Look Out The Left, The Captain Said: Blue Turns 50


Joni Mitchell – Blue

Released June 22nd, 1971 on Reprise Records

Produced by Joni Mitchell

Peaked at #15 U.S., #3 U.K.


Carey” (#93 U.K.)


Joni Mitchell – probably the most influential female songwriter of the 20th Century, and don’t even bother trying to argue – got her start in Saskatoon. Regardless of anything else that gets said about her, I want you to keep that in mind: she started doing coffeehouse gigs in what is basically an overgrown small town in the middle of the vast, flat Canadian prairies. There’s something deeply Alice Munro about that and it should give anyone hope: regardless of your circumstances, a little hard work and a lot of luck can carry you off into the sunset if you want it.

By the time Blue came out Joni Mitchell was already a star of the counter-culture. Her previous album, 1970’s Ladies Of The Canyon, had put her on the radar of the normies with a pair of hits. The first, “Woodstock“, is probably better known for the cover put out that same year by Crosby, Stills, Nash and Young on their white-hot Deja Vu. The second, “Big Yellow Taxi“, hit the Hot 100 and is still referenced often today. In fact, the message encapsulated in that song seems to grow more prescient with every passing year. Despite this, the singer/songwriter entered 1970 needing a break from the grind of recording and performing. Her European vacation provided material for several songs on Blue, including “Carey” (about a Greek redneck she briefly shacked up with); her breakup from a two-year relationship with Graham Nash provided more. Yet more songwriting fodder came out of her torrid love affair with James Taylor, whom she fell for hard. The songs on Blue are a whirlwind that takes all of this and more in and creates some of the best music ever released. Most of this album has been covered at one time or another; it’s become something of a songwriter’s bible over the years. Of those covers, the most well-known has to be Nazareth’s cover of “This Flight Tonight“, which has been a rock radio staple probably since the moment of its release and the inspiration for Nancy Wilson’s stutter-and-strut riff on “Barracuda.”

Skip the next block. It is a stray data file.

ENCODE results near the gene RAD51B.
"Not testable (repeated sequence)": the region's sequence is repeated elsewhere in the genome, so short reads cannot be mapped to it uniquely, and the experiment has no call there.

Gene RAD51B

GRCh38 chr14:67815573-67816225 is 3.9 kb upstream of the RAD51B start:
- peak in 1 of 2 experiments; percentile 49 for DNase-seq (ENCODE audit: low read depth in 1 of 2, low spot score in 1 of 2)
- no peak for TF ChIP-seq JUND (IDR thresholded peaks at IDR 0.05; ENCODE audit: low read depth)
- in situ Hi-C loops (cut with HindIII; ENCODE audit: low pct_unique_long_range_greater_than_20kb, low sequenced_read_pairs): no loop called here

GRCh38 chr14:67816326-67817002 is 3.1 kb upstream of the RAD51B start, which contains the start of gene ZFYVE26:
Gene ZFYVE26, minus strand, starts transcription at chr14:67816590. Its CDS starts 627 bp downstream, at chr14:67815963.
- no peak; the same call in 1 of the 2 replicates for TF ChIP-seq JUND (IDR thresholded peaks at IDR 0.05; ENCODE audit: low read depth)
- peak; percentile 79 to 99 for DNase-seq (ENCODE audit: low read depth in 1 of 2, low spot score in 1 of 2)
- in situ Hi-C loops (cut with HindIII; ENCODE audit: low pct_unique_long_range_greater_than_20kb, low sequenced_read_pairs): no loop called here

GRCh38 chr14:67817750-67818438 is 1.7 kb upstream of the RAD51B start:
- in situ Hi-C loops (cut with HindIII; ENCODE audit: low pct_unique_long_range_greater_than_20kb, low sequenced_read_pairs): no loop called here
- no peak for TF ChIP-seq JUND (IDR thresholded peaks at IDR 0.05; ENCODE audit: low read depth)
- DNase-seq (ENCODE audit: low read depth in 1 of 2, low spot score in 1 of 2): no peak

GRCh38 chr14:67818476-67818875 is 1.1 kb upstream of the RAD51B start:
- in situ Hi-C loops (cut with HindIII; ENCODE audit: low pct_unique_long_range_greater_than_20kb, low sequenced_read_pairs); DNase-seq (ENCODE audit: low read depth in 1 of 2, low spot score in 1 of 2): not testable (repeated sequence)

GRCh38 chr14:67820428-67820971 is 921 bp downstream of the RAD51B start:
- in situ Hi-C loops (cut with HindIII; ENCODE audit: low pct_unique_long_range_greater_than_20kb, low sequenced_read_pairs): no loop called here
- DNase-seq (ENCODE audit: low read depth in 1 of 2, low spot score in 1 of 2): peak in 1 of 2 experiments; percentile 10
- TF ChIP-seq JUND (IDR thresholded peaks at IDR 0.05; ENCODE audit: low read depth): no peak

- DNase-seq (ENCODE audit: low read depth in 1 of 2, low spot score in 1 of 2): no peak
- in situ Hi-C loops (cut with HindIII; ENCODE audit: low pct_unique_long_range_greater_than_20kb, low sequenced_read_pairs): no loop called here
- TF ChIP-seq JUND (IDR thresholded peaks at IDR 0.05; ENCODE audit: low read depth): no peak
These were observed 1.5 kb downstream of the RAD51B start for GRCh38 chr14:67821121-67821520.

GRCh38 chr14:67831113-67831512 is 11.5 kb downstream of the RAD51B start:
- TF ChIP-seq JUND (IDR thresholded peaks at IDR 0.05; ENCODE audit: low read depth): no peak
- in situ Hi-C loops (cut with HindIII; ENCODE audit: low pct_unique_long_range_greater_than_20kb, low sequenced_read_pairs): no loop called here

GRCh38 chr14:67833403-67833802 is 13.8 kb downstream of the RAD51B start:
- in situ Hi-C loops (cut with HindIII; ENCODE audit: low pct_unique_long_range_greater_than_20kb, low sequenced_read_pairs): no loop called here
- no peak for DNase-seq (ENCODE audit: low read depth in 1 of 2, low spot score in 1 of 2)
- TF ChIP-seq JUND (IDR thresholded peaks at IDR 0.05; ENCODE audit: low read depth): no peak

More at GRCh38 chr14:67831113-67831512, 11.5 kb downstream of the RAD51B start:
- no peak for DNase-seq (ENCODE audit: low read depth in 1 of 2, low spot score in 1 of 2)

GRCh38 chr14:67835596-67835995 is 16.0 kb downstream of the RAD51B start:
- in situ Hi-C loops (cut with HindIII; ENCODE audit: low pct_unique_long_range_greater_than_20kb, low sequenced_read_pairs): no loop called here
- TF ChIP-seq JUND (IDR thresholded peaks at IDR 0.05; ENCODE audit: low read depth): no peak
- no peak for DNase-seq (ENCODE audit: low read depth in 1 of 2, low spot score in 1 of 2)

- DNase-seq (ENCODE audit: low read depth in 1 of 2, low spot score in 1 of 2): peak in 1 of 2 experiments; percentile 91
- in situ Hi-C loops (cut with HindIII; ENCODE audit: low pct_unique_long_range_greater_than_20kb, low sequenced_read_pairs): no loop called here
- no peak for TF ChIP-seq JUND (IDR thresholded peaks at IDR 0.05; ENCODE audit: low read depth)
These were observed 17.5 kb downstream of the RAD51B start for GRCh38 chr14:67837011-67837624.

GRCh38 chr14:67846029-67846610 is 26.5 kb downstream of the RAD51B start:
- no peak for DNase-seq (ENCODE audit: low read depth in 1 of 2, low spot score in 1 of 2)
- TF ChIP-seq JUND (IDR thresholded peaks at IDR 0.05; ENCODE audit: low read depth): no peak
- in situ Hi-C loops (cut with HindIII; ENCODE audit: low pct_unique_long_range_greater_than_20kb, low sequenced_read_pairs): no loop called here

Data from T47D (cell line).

The album has grown in stature over time. It wasn’t a huge seller at the time, not even cracking the Top 10 in the U.S. It was handed down generationally, though – older siblings to younger siblings, parents to children – and it was embedded into the DNA of up-and-coming new female artists. You can hear that influence in any number of singer/songwriters in the fifty years since its release, most notably in Taylor Swift now that she’s ditched the machinations of the pop industry in favour of doing her own thing. As far as breakup albums go it’s an intense one; the songs jangle and hum but in the background they weep, scream, and rage. When people refer to songs and albums as “confessional” they should be compared to Blue.

It’s easy enough to call Blue Joni Mitchell’s highwater mark (the latest Rolling Stone Top 500 has it right in at #3, although how much of that is the reference to the magazine in “California” we’ll never know) except for the fact that her later, mid-Seventies albums sold better and are also well-regarded and remembered. It’s certainly her most cohesive song collection, though, and the only one I can name where there is zero urge to skip any of the songs in favour of getting to a later one. In the end, hundreds of years from now and on the off-chance we make it through the ravages of climate change sort of intact, Blue will be the one people still remember.


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